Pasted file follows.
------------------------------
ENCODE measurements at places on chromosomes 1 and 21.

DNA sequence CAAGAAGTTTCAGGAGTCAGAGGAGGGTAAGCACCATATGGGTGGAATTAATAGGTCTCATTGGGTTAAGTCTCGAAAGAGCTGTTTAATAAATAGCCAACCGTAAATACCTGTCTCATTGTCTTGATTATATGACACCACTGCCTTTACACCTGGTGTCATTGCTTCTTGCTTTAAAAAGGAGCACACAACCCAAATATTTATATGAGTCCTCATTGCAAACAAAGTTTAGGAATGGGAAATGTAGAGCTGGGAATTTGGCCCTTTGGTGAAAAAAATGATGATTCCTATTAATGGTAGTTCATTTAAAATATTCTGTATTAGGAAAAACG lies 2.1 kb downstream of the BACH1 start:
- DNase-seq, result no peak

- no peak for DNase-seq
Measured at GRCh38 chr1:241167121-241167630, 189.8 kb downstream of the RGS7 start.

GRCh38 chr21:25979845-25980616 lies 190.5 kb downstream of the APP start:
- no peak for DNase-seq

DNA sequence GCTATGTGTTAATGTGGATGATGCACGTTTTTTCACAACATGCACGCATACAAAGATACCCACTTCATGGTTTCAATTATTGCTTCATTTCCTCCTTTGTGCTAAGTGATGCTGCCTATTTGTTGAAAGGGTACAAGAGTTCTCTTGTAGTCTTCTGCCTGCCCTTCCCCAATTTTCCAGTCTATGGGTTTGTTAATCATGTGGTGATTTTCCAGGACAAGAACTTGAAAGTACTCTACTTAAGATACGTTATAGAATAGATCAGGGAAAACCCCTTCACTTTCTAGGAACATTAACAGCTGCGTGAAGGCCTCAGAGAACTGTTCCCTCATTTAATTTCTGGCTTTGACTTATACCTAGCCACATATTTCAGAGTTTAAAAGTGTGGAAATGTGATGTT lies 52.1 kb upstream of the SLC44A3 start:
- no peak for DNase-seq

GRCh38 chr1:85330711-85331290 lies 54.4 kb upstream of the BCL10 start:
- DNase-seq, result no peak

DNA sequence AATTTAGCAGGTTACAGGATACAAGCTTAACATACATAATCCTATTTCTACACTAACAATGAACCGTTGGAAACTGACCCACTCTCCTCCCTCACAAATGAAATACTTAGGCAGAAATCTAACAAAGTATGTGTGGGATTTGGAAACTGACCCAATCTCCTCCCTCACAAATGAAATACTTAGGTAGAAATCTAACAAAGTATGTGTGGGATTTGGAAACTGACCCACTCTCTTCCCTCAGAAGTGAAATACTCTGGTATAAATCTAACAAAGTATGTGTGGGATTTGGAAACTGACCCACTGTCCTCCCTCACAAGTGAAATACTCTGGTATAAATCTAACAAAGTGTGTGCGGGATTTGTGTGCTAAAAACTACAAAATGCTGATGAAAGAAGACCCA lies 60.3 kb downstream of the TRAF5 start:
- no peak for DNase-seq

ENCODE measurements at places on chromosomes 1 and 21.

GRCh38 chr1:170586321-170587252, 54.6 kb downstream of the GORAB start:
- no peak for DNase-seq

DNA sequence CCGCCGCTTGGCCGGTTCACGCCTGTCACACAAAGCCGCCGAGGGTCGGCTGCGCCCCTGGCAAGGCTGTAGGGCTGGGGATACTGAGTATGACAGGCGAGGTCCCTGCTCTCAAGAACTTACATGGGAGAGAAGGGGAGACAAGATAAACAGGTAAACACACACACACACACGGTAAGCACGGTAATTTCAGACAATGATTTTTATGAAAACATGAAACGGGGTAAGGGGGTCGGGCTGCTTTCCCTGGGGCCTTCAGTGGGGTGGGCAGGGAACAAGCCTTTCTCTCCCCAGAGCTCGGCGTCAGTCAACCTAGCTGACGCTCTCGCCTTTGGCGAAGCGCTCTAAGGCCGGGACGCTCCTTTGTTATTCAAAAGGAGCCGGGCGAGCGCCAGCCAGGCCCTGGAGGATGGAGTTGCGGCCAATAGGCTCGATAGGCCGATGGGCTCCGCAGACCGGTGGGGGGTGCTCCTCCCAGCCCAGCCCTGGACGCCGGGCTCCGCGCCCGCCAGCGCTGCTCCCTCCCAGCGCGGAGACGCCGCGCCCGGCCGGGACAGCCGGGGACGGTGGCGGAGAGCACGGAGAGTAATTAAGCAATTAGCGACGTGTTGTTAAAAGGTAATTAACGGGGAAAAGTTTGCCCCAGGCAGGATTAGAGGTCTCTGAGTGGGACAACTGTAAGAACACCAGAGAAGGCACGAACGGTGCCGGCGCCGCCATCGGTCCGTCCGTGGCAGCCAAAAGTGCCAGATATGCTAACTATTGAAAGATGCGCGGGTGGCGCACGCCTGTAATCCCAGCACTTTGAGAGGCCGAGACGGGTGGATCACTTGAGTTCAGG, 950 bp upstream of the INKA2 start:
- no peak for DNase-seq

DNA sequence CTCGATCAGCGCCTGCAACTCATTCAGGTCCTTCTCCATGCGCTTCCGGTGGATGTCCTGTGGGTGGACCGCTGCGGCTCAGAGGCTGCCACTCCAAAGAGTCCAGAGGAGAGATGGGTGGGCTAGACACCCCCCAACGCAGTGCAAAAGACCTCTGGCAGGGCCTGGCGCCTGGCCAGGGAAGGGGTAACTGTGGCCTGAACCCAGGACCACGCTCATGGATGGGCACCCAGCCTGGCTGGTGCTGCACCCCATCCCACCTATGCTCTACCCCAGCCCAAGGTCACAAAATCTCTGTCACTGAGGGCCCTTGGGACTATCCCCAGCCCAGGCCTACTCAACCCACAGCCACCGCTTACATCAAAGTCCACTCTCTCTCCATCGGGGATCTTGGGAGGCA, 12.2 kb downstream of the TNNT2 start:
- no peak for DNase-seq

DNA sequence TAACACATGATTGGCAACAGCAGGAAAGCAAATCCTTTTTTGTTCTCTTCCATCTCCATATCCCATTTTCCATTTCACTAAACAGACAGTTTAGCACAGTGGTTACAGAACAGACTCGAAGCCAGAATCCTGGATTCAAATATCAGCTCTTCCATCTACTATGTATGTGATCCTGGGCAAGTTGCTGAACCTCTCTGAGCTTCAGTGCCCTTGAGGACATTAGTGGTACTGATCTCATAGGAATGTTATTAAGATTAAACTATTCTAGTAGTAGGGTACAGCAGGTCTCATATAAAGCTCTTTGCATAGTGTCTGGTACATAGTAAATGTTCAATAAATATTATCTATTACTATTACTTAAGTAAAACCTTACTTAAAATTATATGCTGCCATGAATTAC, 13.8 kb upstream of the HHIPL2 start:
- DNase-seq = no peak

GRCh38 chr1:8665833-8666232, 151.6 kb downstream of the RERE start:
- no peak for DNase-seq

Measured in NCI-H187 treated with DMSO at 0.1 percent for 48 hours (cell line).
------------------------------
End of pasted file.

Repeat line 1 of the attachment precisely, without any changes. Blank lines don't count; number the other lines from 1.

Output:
ENCODE measurements at places on chromosomes 1 and 21.